>> when you were a young man, you said civil rights was the issue of your time. did you have any heros who were politicians? i'm thinking now about your followers today and how strong the movement is in support of you. >> my political heroes -- who was not a politician, martin luther king jr. was an extraordinary leader. because he not only had the incredible courage to take on racism and lead the fight against segregation and for voting rights, he also understood that he had to take on the economic establishment and deal with income and wealth inequality and remember when he was assassinated it wasn't just a "civil rights" demonstration, he was working with some of the most exploited workers in memphis, tennessee, the sanitation workers. also was organizing a poor people's march for african-americans, latinos, poor whites, et cetera. i have enormous respect for dr. king.
also for eugene debs who was the great socialist party leader in the early part of the 20th century. and also for franklin delano roosevelt. roosevelt came in and defied his own class. he was from the upper class. and he transformed what american government should be in terms of protecting the interests of working families. he revolutionized the role of government. and he had the courage to stand up to what he called the economic billionaire class and look them in the eye and say, you hate me and that's fine, i accept your hatred, i accept it with pride, because i'm going to stand with working families. fdr was a hero as well. >> democratic party may be about to get a windfall. you said with confidence that donald trump will not become president. and i can't see the future but all the political models say that he's not a great top of the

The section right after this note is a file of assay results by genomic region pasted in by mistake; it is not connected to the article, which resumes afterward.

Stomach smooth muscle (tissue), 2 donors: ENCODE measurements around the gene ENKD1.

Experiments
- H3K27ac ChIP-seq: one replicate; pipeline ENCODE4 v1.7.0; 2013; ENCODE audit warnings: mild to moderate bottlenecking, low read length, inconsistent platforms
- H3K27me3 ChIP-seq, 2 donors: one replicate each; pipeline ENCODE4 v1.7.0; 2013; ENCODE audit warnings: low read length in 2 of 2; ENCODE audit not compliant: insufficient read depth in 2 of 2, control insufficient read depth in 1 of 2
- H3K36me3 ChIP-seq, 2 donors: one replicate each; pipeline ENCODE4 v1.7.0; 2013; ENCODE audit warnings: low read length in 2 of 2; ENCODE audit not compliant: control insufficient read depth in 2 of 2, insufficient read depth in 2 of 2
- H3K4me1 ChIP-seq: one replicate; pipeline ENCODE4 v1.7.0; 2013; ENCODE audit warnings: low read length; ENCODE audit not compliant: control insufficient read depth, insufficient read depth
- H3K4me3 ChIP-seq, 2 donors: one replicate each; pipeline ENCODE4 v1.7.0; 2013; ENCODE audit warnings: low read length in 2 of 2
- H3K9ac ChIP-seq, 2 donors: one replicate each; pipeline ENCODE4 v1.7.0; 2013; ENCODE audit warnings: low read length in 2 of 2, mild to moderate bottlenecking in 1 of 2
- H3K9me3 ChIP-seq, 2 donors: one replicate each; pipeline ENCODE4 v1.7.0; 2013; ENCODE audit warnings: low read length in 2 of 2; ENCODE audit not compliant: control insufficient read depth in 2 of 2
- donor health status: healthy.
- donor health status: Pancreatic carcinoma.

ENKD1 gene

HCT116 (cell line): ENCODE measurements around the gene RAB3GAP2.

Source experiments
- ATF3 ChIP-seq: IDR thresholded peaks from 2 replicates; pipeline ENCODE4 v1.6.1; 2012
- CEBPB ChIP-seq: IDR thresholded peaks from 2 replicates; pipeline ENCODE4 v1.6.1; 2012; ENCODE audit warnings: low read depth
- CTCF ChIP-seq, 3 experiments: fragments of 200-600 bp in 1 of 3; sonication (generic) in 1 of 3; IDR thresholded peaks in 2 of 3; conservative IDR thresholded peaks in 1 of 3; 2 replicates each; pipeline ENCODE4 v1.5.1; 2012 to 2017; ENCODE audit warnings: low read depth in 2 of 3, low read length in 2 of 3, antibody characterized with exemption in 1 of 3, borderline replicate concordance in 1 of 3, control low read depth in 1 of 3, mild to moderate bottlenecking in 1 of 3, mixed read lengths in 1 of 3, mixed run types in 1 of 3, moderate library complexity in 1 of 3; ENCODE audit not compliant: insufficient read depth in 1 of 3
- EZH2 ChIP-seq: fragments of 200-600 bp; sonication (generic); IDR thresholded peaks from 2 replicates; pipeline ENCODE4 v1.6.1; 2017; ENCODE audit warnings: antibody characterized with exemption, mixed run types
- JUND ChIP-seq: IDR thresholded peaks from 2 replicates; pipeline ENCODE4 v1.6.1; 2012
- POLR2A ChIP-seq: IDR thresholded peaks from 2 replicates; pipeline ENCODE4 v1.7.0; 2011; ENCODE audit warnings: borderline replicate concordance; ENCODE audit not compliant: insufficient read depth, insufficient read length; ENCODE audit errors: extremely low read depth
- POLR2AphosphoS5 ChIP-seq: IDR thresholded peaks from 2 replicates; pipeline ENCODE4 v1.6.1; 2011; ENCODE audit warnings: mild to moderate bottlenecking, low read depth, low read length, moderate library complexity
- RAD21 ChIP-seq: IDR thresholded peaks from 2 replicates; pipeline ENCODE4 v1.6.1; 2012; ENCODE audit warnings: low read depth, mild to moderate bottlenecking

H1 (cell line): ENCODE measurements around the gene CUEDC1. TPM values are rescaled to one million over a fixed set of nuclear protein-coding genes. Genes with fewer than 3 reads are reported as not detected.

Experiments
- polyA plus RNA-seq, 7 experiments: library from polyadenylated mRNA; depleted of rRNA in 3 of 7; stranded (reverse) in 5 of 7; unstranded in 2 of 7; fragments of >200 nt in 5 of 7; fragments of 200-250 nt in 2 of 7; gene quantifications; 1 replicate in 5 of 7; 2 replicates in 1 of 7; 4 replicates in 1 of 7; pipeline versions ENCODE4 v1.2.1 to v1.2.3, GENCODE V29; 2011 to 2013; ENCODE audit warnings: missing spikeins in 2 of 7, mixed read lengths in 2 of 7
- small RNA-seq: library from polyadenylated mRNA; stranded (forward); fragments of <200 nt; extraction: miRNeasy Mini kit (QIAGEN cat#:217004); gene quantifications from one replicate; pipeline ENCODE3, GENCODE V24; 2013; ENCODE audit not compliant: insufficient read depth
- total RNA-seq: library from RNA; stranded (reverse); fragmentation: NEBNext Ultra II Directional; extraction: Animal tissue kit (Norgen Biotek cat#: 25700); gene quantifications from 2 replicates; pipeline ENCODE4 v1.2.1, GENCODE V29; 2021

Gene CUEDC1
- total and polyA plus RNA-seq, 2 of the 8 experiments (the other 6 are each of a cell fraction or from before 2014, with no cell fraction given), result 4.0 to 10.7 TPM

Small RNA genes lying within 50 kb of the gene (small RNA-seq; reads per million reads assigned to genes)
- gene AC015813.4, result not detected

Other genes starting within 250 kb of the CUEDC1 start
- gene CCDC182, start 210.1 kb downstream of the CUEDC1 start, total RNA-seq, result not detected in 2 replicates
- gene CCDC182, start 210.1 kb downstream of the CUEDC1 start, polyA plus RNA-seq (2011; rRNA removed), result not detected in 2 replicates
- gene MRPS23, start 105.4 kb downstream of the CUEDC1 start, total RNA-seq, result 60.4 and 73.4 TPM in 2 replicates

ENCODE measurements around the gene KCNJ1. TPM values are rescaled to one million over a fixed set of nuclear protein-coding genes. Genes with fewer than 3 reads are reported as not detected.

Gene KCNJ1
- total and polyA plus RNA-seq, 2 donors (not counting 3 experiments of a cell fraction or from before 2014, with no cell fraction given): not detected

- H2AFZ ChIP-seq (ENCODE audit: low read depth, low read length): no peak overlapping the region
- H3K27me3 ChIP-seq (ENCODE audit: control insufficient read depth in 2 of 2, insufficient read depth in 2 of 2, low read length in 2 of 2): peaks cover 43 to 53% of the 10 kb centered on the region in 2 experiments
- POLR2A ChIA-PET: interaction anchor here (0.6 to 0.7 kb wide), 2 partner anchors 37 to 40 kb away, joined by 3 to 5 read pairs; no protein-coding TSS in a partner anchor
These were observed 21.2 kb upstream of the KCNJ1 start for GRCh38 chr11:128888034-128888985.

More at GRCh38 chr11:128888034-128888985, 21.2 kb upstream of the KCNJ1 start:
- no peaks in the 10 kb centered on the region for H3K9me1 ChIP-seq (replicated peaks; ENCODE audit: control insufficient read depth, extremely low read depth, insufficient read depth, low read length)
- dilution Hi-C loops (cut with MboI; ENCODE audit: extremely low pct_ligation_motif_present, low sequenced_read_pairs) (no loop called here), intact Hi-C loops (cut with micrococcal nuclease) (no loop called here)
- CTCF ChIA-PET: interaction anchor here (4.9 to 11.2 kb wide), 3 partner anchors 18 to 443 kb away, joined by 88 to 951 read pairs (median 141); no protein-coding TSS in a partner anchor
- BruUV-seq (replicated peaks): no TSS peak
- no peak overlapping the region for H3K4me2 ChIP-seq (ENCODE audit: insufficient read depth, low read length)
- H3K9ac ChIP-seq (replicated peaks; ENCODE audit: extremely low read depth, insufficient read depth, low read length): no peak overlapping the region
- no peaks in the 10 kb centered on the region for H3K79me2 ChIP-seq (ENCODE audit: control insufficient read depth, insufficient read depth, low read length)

ticket for them, at least looking from here. if that's true, that will likely have down ballot consequences in the senate, maybe even possibility of flipping the house depending on if it's a wave election. it will have consequences in states. >> governor races. >> so that's going to be a little bit of a windfall for the democratic party if that happens. it may be short lived, and it's not about a transformation of the democratic party like you're talking about. but if there is a windfall where the democratic party has room to run independent terps of policy, what should be at the top of their to do list? that they can get done with control of the government which even if it isn't last long. >> i was mayor of this city, and two years after i was elected we came close to doubling the voter turnout, because we initiated policies that impacted the lives of working people and low income people and they looked around and you know what, actually government can do something for me and bernie is actually